Small Basic does have Subroutines and they are defined in a very simple way:
Sub name statements EndSub
To call a subroutine you simply use its name followed by parenthesis e.g.
So far so very standard and expected - now for the surprise.
You can't use parameters in a user defined subroutine. That is you can't define a subroutine like:
Sub Add(a,b) c=a+b EndSub
what is more Subroutines are "proper" subroutines and not functions - they have no return value. So even if you could write Add(a,b) there would be no way to return c as a result.
So subroutines have no parameters and no return value - how do you make use of them?
The simple answer goes back to the observation that all variables are global and in scope within every subroutine. That is if you want to write an Add subroutine you can:
Sub Add c=a+b EndSub
but a and b have to exist within the program before the subroutine is called and c will be created as a global variable by the subroutine, assuming it doesn't already exist.
This is a very simple approach to subroutines and it closely follows the early Basic Gosub construct which also didn't have parameters or return values. It does serve to introduce the idea of modular construction but there are some problems.
The first is that methods attached to supplied objects do have parameters. For example,
so this makes it necessary to at least introduce parameters if only in a limited way. More importantly without the ability to pass parameters and obtain return values subroutines don't really have the power that is needed to convince the beginner that they are a really good idea. In short you better prepare a good answer to "why use a subroutine when all the variables are global."
The only data structures that Small Basic has are the string, which is supported via a Text object for string manipulation and a one or two dimensional array. You don't have to declare the array you simply use it e.g.
creates MyArray and stores 3 into the 10th element. Arrays are one based which again is a simplification for the beginner. You can also create 2D arrays by simply using 2D indexing.
This makes the Small Basic array a much more powerful data structure than it first appears to be. However notice that as there are no user defined objects and there are no references you cannot use the array to build other more complex data types. That is an array cannot contain a reference to another data structure. However an array can store another array - but only as a value copy. For example:
This is probably an essential requirement to keep things simple for the beginner. Value assignment is the right level to start with but it is worth noting that even beginners can ask difficult questions when exposed to this sort of language facility!
Graphics and Events
Yes - Events! This many be a beginners language but it supports events. You can write subroutines that can be bound to events such as OnMouseDown or a Timer event.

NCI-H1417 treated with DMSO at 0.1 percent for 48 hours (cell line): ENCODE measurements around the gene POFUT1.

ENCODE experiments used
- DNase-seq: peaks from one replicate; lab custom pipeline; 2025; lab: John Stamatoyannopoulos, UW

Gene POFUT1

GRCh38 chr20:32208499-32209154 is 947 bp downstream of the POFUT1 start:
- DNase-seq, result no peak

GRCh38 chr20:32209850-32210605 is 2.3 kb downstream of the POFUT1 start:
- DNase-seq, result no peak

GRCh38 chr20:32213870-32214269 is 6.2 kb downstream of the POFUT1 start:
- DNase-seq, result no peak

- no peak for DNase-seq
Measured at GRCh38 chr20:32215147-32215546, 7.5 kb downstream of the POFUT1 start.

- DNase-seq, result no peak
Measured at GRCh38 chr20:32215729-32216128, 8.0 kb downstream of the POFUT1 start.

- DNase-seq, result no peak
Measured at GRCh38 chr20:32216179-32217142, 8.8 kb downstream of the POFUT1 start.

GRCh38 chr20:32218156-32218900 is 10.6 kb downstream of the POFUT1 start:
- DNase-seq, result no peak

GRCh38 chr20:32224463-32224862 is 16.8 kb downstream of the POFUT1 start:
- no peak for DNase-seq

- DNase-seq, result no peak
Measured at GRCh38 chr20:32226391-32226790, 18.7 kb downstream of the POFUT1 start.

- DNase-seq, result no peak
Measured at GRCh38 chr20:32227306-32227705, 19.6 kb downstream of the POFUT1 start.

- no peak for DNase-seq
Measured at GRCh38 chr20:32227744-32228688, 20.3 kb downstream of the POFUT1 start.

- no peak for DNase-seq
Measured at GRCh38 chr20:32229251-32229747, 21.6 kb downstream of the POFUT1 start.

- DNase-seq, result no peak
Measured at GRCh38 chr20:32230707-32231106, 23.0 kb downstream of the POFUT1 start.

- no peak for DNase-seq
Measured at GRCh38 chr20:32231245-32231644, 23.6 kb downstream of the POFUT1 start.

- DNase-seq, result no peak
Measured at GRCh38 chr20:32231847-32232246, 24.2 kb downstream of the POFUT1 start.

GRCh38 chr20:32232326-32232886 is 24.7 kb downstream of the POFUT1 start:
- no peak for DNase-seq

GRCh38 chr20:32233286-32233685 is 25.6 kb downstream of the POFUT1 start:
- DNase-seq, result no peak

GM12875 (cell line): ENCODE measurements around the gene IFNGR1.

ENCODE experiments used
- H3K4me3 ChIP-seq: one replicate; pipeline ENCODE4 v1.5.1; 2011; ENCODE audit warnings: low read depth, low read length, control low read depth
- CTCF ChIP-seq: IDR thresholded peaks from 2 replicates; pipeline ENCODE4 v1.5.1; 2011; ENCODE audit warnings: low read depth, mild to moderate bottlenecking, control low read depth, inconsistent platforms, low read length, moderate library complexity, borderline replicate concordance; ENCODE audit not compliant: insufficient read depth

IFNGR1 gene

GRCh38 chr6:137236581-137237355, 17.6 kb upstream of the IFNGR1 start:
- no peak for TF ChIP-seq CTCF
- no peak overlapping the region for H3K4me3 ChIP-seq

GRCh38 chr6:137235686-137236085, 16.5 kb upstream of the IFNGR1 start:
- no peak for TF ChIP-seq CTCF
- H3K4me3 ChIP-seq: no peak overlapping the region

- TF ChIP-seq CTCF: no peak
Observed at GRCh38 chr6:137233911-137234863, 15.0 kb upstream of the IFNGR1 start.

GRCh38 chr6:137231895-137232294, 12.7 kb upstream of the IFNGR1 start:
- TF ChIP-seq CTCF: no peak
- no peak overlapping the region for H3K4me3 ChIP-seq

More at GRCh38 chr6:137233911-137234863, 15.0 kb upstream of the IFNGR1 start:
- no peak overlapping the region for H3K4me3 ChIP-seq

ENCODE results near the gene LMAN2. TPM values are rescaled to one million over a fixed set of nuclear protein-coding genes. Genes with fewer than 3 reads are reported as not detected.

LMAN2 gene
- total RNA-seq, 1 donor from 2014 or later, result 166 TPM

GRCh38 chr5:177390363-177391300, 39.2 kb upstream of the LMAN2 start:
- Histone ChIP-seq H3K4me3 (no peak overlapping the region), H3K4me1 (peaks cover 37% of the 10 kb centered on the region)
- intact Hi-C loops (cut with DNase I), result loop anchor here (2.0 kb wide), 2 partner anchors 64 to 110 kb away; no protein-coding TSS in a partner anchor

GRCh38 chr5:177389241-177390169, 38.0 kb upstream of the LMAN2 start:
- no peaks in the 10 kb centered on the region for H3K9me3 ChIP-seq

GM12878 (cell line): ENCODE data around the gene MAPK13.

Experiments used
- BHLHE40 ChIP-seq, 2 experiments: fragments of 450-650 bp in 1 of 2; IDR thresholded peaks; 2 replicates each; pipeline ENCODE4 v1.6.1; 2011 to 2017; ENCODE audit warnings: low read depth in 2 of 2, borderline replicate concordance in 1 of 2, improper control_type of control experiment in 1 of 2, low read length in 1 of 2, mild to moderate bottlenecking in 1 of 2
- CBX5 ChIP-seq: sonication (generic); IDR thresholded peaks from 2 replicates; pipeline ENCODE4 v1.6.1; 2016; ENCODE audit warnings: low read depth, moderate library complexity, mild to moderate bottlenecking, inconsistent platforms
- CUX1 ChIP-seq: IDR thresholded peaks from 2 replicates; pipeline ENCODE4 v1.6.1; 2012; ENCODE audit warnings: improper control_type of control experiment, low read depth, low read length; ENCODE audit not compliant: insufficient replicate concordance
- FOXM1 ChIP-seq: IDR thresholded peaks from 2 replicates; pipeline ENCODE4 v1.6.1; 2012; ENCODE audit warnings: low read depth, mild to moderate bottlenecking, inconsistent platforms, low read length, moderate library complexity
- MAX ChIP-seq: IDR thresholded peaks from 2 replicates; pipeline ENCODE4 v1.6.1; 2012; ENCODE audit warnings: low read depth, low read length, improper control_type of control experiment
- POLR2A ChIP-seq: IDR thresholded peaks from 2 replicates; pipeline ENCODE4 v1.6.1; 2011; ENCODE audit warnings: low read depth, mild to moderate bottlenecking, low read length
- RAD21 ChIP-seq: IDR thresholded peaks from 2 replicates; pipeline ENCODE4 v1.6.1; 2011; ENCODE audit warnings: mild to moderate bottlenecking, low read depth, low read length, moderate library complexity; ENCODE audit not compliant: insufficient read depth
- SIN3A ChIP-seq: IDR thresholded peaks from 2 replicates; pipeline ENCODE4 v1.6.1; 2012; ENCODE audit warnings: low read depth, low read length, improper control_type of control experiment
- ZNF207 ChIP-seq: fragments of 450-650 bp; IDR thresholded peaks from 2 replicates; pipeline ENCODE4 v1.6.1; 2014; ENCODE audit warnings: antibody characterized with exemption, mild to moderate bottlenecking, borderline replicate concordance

All of these events occur within the GraphicsWindow object which is a more advanced version of the TextWindow. You can use it and the methods it provides to draw on the screen and create interactive graphics with the help of events.
At this point you might be wondering how all this can work given the fact that subroutines don't have parameters or return values? The event data, such as the mouse position, is made available to the event handler via properties on the GraphicsWindow object.
GraphicsWindow.MouseMove=MyEventHandler Sub MyEventHandler x=GraphicsWindow.MouseX y=GraphicsWindow.MouseY and so on EndSub
After the user has mastered the idea of variables and flow of control the next thing worth leaning is event handling. Asynchronous programming is the norm not the exception and the fact that Small Basic has such a simple and easy to use implementation is a huge plus. This does seem to be the right way to do things.
The easy access to graphics makes it possible for the complete beginner to do things that in other languages would take a lot more work. However as well as the GraphicsWindow object there is also the TurtleObject - yes you can pretend that Small Basic is Logo, but without the difficult to swallow emphasis on recursion.
If you want to motivate the use of Small Basic with small children then turtle graphics are a good way to get started and it's only a small step to the full GraphicsWindow.
The philosophy of Small Basic is to keep it simple and to resist the temptation to expand the language to the point where it becomes too complex for the beginner. However the one area where the language does expand fairly freely is in the form of extensions. These can be written in any .NET language and they are very easy to create. They work by adding new objects with methods and properties of the language - so in this sense they don't modify the language. The user simply has to learn about the new object and what it can do for them.
There are currently extensions which allow you to create Windows Forms, do math , use a Joystick and so on. If you have an idea for an extension then it shouldn't take long to implement and you can add it to the library.
Is Small Basic Right For the Beginner?
Small Basic's biggest problem is the fact that it not only has labels and the Goto but the introductory documentation makes use of this facility. If you avoid mentioning that it exists and help your student to learn how to put the flow of control together without it then it is a good introduction. The only real alternative to the Small Basic approach are the visual blocks based languages such as Scratch. These are easy to lean but they put off the task of learning to convert an algorithm to text. Small Basic confronts this task head on and it is simple enough and rewarding enough to work.